18. Bajarang Vasant Kumbhar, Anubhaw Borogaon, Dulal Panda and Ambarish Kunwar, Exploring the Origin of Differential Binding Affinities of Human Tubulin Isotypes αβII, αβIII and αβIV for DAMA-colchicine using Homology Modelling, Molecular Docking and Molecular Dynamics Simulation, PLoS ONE 11(5): e0156048 (2016)
2015 Journal Impact Factor = 3.057
Tubulin isotypes are found to play an important role in regulating microtubule dynamics. The isotype composition is also thought to contribute in the development of drug resistance as tubulin isotypes show differential binding affinities for various anti-cancer agents. Tubulin isotypes αβII, αβIII and αβIV show differential binding affinity for colchicine. However, the origin of differential binding affinity is not well understood at the molecular level. In this paper, we investigate the origin of differential binding affinity of a colchicine analogue N-deacetyl-N-(2-mercaptoacetyl)-colchicine (DAMA-colchicine) for human αβII, αβIII and αβIV isotypes, employing sequence analysis, homology modeling, molecular docking, molecular dynamics simulation and MM-GBSA binding free energy calculations. Our computational approaches provide an insight into the effect of residue variations on differential binding of αβII, αβIII and αβIV tubulin isotypes with DAMA-colchicine and may help to design new analogues with higher binding affinities for tubulin isotypes.
17. Hanumant Pratap Singh, Anjneya Takshak, Utkarsh Mall and Ambarish Kunwar, Sliding of Microtubules by A Team of Dynein motors: Understanding the Effect of Spatial Distribution of Motor Tails and Mutual Exclusion of Motor Heads on Microtubules, International Journal of Modern Physics C, Vol. 27, 1650137 (2016)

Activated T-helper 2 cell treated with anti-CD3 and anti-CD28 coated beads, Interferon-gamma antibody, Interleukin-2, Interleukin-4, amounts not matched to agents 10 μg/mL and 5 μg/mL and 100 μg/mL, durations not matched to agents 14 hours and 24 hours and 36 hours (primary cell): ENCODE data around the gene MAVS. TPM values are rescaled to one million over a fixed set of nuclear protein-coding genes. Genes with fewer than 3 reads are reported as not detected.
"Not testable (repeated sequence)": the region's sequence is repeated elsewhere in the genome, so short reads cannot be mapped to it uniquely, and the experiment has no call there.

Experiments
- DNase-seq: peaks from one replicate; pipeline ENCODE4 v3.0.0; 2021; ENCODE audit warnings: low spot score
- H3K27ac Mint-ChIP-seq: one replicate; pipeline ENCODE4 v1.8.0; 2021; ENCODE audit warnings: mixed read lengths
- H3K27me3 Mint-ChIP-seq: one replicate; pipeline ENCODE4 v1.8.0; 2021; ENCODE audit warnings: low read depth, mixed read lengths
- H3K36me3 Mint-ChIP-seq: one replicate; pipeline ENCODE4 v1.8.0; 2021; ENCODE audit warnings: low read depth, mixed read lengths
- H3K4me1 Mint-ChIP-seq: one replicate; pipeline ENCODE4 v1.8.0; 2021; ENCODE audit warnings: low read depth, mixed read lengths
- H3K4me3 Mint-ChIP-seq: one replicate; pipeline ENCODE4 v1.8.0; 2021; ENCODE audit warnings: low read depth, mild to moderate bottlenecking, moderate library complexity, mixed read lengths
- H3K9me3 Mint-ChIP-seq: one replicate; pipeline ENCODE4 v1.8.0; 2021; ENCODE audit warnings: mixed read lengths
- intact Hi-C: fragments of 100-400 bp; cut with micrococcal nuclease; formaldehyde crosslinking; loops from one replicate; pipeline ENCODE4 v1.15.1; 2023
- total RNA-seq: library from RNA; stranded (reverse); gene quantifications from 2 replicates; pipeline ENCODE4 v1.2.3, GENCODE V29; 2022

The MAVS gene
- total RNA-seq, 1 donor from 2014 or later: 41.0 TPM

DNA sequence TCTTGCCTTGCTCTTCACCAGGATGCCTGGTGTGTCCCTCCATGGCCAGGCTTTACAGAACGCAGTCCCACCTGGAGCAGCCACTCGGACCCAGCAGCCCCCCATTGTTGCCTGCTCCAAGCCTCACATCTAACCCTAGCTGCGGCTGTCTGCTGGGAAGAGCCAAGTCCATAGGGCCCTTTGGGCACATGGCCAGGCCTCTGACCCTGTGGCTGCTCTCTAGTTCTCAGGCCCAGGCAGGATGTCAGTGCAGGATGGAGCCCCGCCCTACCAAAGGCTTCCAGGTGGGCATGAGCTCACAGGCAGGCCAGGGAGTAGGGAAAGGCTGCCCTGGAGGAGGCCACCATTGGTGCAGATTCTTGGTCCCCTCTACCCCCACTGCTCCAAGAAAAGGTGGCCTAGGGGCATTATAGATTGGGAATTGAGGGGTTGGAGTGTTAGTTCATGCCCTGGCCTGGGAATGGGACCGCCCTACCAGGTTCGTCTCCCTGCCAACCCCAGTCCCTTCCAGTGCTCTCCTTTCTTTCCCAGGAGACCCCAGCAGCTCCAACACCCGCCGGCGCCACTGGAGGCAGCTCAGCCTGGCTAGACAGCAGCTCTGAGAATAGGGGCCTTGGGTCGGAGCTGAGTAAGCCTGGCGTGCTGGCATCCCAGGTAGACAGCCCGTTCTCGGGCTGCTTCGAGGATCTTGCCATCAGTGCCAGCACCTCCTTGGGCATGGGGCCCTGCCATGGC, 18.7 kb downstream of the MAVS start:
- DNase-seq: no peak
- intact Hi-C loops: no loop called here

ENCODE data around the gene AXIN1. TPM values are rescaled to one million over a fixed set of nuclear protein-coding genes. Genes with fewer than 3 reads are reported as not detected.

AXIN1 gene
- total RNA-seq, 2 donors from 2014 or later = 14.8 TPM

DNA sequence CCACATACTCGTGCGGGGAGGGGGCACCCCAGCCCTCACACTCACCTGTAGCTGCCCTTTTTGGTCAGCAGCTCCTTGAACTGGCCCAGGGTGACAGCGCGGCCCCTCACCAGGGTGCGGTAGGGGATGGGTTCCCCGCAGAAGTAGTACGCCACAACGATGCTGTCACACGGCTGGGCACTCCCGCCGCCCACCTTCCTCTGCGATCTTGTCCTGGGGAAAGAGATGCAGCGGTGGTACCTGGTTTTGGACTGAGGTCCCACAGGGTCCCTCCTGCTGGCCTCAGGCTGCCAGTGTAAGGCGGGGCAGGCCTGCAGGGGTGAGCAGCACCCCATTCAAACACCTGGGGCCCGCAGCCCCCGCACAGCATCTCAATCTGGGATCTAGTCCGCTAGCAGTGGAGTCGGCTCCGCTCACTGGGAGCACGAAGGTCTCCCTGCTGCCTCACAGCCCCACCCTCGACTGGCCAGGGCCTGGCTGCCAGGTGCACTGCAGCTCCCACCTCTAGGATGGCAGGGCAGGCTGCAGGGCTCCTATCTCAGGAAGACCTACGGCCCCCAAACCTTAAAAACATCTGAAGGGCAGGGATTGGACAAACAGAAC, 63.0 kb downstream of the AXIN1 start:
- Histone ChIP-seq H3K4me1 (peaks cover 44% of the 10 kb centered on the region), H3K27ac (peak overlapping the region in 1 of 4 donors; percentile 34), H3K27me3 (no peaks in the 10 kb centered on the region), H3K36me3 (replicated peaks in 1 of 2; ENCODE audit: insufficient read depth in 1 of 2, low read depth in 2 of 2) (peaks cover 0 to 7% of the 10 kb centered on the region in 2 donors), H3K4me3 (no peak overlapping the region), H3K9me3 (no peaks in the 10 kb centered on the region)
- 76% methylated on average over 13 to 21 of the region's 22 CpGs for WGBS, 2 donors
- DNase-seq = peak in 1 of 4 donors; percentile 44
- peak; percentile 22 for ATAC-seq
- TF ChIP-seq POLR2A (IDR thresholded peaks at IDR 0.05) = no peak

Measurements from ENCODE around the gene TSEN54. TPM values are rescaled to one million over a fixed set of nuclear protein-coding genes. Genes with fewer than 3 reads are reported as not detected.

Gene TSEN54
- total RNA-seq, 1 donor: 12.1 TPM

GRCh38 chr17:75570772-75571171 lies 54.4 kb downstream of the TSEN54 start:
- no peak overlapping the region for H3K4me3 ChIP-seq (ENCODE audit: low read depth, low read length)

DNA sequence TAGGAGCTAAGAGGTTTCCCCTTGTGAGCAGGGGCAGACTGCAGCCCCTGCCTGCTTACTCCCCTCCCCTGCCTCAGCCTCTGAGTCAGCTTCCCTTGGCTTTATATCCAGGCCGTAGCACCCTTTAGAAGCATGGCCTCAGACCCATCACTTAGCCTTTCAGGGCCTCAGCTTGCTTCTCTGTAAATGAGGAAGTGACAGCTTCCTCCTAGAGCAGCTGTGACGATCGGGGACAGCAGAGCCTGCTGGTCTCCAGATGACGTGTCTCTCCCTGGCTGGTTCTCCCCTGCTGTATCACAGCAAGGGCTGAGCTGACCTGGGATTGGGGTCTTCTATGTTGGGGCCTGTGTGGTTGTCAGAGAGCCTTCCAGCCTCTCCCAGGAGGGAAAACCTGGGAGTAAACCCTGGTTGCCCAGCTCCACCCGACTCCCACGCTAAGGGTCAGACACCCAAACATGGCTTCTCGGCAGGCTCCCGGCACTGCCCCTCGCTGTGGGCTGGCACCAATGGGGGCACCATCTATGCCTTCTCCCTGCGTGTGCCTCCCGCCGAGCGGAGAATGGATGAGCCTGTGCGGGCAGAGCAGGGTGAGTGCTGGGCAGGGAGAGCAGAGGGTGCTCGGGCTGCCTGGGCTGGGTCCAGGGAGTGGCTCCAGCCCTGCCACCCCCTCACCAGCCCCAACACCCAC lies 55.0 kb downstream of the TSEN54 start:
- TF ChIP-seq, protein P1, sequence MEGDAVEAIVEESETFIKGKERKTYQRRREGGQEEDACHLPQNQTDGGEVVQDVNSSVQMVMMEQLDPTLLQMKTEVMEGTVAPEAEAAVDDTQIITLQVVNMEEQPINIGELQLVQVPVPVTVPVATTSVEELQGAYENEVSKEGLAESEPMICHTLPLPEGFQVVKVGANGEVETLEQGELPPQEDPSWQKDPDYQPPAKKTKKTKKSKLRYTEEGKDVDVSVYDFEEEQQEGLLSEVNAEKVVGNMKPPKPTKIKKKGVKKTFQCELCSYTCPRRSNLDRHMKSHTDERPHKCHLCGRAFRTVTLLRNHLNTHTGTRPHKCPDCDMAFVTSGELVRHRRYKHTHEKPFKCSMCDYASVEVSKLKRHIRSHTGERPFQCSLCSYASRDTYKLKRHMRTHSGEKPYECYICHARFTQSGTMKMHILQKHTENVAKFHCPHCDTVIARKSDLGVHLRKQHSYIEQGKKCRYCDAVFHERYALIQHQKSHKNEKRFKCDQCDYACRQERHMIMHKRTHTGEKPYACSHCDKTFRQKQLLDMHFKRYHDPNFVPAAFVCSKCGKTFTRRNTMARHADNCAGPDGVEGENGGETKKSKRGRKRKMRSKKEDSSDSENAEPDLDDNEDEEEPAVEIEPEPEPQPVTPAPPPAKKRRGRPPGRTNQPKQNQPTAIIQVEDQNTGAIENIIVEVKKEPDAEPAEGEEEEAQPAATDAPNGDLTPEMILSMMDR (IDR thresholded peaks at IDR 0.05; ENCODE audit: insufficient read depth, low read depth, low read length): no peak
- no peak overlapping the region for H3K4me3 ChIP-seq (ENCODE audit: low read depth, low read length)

2015 Journal Impact Factor = 1.195
Cytoplasmic dynein motors often work collectively as a team to drive important processes such as axonal growth, proplatelet formation and mitosis, as forces generated by single motors are insufficient. A large team of dynein motors is used to slide cytoskeletal microtubules with respect to one another during the process of proplatelet formation and axonal growth. Here we use a computational stochastic model where we model each dynein motor explicitly. In our model, we use both random as well as uniform distribution of dynein motors on cargo microtubule, as well as mutual exclusion of motors on microtubule tracks. We find that sliding velocities are least affected by the distribution of motor tails on microtubules, whereas they are greatly affected by mutual exclusion of motor heads on microtubule tracks. We also find that sliding velocity depends on the length of cargo microtubule if mutual exclusion among motor heads is considered.
16. Anjneya Takshak and Ambarish Kunwar, Importance of anisotropy in detachment rates for force production and cargo transport by a team of motor proteins, Protein Science, Vol. 25, 1075 (2016)
2015 Journal Impact Factor = 3.039
Many cellular processes are driven by collective forces generated by a team consisting of multiple molecular motor proteins. One aspect that has received less attention is the detachment rate of molecular motors under mechanical force/load. While detachment rate of kinesin motors measured under backward force increases rapidly for forces beyond stall-force; this scenario is just reversed for non-yeast dynein motors where detachment rate from microtubule decreases, exhibiting a catch-bond type behavior. It has been shown recently that yeast dynein responds anisotropically to applied load i.e. detachment rates are different under forward and backward pulling. Here, we use computational modeling to show that these anisotropic detachment rates might help yeast dynein motors to improve their collective force generation in the absence of catch-bond behavior. We further show that the travel distance of cargos would be longer if detachment rates are anisotropic. Our results suggest that anisotropic detachment rates could be an alternative strategy for motors to improve the transport properties and force production by the team.